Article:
Sending out parent surveys is an important part of what we do at the end of a camp season. The surveys serve several functions at once. They:
- Help us to address any particular issues of a given camp season.
- See if any patterns of concern or perception — whether positive or negative — are out there.
- Give parents a chance to respond in depth on various subjects.
- Provide the directors with solid data to discuss together, helping us to learn and grow.
In the next several blog entries I’m going to be covering some of the key topical areas of the surveys. This will help us go into more detail about various areas, hopefully helping you to understand more about why we make the decisions we do.
As you read, as always, feel free to make comments in the field below the blog, or to email me with any feedback.
Today, I’m writing about the structure of our activities and some of the feedback we’ve gotten about them.
Four square activities
In the survey comments many parents asked (and have asked us before) why we have the campers stay with the same four activities the whole term, rather than switch? It’s a good question and one we love talking about! Our decision is based on both tradition and the particular aims of our program.
We set up our programming intentionally so that the campers are able to master the skills in four activities, rather than just try their hands in many more activities.
Each of our activities has either a level to pass or a performance/show of sorts at the end of the term. It takes the full three weeks (sometimes we wish we had even more time!) to pass those levels or prepare for the performance/show.
We know other camps out there where the campers switch activities each week, or even every day, and we understand the reasoning behind that. But we’re set up differently and take a different approach.
Snatching victory from the jaws of defeat!
Part of our mission is to instill a sense of confidence in our campers, and much of that comes from success. We focus on that feeling of success and accomplishment that comes from working hard to pass a level or show off the skills you have learned in a performance.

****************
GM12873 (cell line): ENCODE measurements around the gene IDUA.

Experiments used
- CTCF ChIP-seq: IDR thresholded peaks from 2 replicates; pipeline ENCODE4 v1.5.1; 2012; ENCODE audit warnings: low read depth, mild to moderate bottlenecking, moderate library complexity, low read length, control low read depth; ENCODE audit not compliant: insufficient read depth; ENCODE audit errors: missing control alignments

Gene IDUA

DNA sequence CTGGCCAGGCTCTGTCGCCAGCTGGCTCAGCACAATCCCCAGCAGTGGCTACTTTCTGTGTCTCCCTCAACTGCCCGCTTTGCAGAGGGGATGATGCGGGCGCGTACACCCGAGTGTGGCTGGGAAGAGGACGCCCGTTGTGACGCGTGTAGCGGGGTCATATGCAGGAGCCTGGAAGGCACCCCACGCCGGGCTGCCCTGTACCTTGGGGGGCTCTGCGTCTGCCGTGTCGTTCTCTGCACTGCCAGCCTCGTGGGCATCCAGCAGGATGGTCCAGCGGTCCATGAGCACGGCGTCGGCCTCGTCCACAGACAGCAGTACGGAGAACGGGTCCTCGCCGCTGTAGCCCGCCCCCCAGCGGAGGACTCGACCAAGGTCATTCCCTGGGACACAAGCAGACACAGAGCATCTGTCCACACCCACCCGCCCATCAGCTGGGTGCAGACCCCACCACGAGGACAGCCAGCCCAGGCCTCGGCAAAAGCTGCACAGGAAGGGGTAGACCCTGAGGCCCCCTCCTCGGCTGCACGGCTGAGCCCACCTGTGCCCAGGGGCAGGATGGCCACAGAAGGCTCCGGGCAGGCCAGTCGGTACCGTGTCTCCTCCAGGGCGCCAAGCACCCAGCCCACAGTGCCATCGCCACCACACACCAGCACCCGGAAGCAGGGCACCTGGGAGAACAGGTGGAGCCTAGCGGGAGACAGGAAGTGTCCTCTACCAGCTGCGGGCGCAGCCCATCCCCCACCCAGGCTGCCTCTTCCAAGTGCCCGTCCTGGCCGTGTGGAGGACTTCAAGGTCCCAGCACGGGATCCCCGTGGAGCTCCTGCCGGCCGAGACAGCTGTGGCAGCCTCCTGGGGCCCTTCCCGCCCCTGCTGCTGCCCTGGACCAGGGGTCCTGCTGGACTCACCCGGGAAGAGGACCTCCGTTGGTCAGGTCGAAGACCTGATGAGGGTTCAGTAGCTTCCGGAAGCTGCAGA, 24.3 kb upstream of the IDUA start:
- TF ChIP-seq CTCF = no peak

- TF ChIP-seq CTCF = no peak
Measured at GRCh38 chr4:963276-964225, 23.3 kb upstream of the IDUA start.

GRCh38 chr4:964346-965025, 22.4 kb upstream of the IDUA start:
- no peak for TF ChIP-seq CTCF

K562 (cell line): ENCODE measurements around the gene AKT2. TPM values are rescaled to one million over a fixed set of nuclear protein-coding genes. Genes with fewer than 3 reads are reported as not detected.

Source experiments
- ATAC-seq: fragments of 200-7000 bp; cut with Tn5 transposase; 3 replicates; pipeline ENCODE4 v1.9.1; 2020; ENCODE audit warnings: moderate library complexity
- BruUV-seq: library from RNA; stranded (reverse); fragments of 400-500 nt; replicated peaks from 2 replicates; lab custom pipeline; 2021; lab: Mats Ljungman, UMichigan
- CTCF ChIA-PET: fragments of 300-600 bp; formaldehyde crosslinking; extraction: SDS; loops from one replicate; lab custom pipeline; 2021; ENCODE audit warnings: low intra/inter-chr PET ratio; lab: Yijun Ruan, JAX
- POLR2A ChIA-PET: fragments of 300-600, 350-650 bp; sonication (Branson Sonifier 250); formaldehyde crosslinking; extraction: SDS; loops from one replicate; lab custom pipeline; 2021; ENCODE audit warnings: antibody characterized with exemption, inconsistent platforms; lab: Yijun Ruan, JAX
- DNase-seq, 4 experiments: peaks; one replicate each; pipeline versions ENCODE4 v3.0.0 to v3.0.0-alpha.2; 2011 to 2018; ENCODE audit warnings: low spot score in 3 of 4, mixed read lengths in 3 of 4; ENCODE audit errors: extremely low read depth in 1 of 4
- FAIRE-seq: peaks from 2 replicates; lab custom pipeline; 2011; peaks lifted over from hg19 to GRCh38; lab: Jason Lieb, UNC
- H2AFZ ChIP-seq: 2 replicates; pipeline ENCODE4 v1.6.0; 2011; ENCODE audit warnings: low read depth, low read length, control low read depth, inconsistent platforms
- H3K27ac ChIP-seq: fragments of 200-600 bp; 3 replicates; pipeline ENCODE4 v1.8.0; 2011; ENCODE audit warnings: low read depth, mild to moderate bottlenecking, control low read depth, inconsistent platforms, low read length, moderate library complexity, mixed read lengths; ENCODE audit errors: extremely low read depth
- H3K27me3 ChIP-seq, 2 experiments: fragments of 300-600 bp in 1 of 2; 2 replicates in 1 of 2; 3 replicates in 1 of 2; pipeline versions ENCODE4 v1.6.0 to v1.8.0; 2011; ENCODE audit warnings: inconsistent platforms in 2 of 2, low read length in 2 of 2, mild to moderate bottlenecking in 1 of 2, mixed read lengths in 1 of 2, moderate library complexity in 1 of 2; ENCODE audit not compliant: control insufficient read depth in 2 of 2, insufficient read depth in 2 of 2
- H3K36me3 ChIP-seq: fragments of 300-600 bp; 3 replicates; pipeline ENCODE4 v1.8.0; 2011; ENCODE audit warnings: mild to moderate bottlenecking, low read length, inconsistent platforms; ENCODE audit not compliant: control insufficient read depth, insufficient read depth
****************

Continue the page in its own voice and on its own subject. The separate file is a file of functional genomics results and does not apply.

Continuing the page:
We also see the value in the struggle at times — even the frustration — in dealing with an activity that might be challenging, and then the sense of accomplishment (and confidence) that occurs when the camper moves past the struggle and achieves something that felt out of reach. Because the skills and goals in our program are proven to be attainable, and we’ve seen generations of campers achieve them, we think this is more valuable than having many more fun but perhaps less purposeful activities.
Many of our activities are also unique — such as Rifle, Canoeing, Ropes — and the girls develop their determination, persistence, and enjoyment of such activities by sticking with them for three weeks.
That said, a couple of parents have suggested in the past (prior to this survey) utilizing maybe just a day or two where the campers may try a different activity.
So this past summer, for the first time, we created an evening activity called “Try Something New.” The idea was that each camper could sign up for one activity that she was not currently taking during the day. Every camper was awarded her first choice, and the feedback so far has been overwhelmingly positive! Many campers have said that it was their favorite evening activity so far.
We’re going to take this idea even further going forward because it was so popular. Next summer we’re going to expand it by having campers can sign up for two (rather than one) activity they aren’t currently taking.
What’s also great about this evening event is that campers gain more insight into what other campers are experiencing, helping them to identify with others’ stories about daytime activities. It also might help light a passion for an activity that a camper was reluctant to try, but now that she has more of an understanding about that activity, she may come back for more next year!
I hope this helps to explain why we are set up the way we are. Believe me, it is very purposeful and intentional, and we are confident in our decision and feel that this makes Alleghany who we are. But if you have any further questions or would like to any more clarification, please don’t hesitate to contact me!
Tune in on Friday, when I’ll be writing more about activities, this time on what happens when a camper doesn’t get her first choice for an activity.
–Elizabeth Dawson Shreckhise, Assistant Director, Camp Alleghany for Girls